First place (fiction) winner in the Honi Soit Writing Competition 2019
This entry was awarded first place in the fiction section of the Honi Soit Writing Competition 2019, judged by award-winning author Roanna Gonsalves.
It’s quiet. Tense. With none of the peace and respite promised by prayer. Heat simmers in the air. The forced upbeat singing of Tiếng Gọi Thanh Niên finally ends. The news, what the people were really waiting for, plays.
“Vietnam is independent. Vietnam is Free. Ho Chi Minh, through his bravery and sacrifice for the country, has driven off the French! We now stand as equals to the world.”
A small contemptuous snort. The man drifts off, knowing far better than the superficial cheer of red surrounding him. Face wrinkled and haggard, his eyes are empty. A spectator, not a narrator. His back is hunched with a permanent limp, weighed down by the years of wars.
He checks the clock on the garage wall and curses, hurriedly dragging an odd-looking trailer from a corner of the shelter and attaching it to the back of his beat-up motorcycle. Last but not least — his wrangled left leg straining — he hauls a sturdy, metal box onto the trailer and hops onto the bike. The engine sputters. He growls, gives it a few kicks — for a minute it trembles, one kick away from falling apart. Then it roars to life.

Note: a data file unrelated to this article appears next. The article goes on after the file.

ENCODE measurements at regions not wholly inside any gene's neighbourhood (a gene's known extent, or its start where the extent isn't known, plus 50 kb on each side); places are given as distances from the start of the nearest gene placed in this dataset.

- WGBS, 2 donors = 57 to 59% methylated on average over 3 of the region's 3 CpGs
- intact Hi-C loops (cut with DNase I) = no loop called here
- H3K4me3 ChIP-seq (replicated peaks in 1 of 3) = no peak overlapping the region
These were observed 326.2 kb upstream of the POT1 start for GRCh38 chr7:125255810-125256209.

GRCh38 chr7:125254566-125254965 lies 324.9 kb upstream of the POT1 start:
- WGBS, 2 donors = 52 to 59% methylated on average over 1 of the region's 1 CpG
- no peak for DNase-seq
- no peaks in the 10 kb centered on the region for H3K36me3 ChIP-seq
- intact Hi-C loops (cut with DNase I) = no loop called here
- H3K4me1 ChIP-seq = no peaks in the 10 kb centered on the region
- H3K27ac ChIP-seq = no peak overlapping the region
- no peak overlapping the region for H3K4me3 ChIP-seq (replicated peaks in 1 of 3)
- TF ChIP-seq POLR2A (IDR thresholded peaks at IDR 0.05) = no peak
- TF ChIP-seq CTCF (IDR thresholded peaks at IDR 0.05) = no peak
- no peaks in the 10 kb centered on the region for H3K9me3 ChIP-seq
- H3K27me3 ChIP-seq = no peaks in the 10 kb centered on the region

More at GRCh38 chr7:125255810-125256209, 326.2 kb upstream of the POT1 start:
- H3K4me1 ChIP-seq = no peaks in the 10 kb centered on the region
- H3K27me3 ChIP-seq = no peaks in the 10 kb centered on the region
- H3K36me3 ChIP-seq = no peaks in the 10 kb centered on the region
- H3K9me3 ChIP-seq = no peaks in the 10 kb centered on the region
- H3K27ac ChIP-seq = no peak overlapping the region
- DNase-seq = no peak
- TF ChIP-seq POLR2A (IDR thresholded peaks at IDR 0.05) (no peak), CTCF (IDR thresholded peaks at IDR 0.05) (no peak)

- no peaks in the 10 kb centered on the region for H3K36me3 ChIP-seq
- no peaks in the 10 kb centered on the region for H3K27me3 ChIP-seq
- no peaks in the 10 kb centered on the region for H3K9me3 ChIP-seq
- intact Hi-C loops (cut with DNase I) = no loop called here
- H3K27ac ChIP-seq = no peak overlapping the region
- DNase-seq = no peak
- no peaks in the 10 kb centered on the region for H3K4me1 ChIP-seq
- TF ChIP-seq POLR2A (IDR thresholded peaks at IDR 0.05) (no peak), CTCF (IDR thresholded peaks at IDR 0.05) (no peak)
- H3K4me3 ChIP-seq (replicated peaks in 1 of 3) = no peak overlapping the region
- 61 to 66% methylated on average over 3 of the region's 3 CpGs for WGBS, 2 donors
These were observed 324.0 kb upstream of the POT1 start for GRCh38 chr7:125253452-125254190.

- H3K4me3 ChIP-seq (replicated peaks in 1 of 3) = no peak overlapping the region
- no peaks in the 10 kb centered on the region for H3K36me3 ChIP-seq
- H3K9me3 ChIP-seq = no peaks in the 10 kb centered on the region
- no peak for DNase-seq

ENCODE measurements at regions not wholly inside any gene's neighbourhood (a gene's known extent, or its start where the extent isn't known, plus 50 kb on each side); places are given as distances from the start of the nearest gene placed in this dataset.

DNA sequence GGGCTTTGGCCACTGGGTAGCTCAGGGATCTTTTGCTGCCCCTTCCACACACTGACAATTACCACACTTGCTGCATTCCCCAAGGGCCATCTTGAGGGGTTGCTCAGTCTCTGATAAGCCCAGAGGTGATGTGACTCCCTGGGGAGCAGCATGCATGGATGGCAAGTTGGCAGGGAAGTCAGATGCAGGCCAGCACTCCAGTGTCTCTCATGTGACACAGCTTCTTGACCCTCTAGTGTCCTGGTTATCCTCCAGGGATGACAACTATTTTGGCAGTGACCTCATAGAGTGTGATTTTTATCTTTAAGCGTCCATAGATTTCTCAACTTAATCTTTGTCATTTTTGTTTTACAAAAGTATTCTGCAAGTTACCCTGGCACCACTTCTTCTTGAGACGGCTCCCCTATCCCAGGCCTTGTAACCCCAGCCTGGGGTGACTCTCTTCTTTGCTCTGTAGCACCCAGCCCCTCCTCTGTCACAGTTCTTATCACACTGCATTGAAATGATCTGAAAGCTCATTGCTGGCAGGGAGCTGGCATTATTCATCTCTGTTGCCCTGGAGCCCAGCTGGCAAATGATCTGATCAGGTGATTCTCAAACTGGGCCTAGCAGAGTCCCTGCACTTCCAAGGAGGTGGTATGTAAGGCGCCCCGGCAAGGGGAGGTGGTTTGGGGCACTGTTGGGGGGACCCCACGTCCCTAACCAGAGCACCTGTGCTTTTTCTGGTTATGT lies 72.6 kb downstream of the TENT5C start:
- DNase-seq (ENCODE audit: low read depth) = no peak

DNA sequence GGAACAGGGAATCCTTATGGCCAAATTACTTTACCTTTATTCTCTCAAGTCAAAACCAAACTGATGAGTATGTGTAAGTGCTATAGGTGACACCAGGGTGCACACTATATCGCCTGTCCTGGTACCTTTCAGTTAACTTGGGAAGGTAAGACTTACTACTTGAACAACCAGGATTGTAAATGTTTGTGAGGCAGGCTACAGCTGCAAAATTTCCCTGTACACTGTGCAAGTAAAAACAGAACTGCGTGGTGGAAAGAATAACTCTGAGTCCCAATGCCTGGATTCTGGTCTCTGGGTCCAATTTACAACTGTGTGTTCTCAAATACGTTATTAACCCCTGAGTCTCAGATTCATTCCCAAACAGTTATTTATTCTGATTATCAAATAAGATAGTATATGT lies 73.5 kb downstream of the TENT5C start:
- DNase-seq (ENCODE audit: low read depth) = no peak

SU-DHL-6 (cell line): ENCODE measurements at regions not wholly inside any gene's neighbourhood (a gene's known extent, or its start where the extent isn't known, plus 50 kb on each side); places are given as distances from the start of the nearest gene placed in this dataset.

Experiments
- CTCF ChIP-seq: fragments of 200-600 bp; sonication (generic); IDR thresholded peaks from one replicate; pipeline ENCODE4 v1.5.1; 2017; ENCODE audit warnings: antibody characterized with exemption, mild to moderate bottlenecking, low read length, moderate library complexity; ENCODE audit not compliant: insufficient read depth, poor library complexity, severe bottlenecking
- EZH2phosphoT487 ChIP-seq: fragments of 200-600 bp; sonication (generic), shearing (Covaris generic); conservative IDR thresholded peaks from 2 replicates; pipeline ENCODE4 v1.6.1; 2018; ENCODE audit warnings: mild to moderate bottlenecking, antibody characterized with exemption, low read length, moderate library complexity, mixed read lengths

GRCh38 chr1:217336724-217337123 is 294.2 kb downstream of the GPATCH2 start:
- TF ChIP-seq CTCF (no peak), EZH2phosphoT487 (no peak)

In the dim light of dawn, tropical heat clings to skin, the taste of metal on the tip of the tongue a reminder of yesterday. The motorcycle flies past old buildings slowly being rebuilt, scaffolding fresh and bricks a different colour, dozens of posters detailing Vietnam’s bright new future — an ‘Independent Nation’ — plastered like a bandaid over glaring wounds. He used to pause and admire them, tracing its shadows with his memory. Now he barely glances as he roars past.
The buildings become more sparse, eventually fading away as his lone, ant-like figure crawls along the lush fronds of the jungle. A horizon of mottled green, dotted with husks of tanks like trophies past. He slows to a stop at an empty expanse of land. Waits.
He revels in the silence, a respite from the reminders of… The cold prickling brushes against his skin, the caress of a familiar friend he embraces with both comfort and dread.
From the grass emerges a small group of people, each lugging a package, metal detectors whimpering softly on their backs. He stares at them expressionlessly. The leader of the group tentatively steps forward, wipes his hands before offering a greeting.
“About a hundred piastre today?” His smile strains under the lurking animosity of the group. The motorcyclist shrugs, loads the packages into his bulletproof box, ready to ride off.
“Look Uncle, we might as well make the most of our victory.” Their images waver in the heat. One of the members of group one wipes his brow with his sleeve. The small motion sets off a ripple of unease. Furtive glances are exchanged. Although there was no longer any need, they wore their various armbands as declarations of allegiance to change, though the sincerity of the gesture was questionable.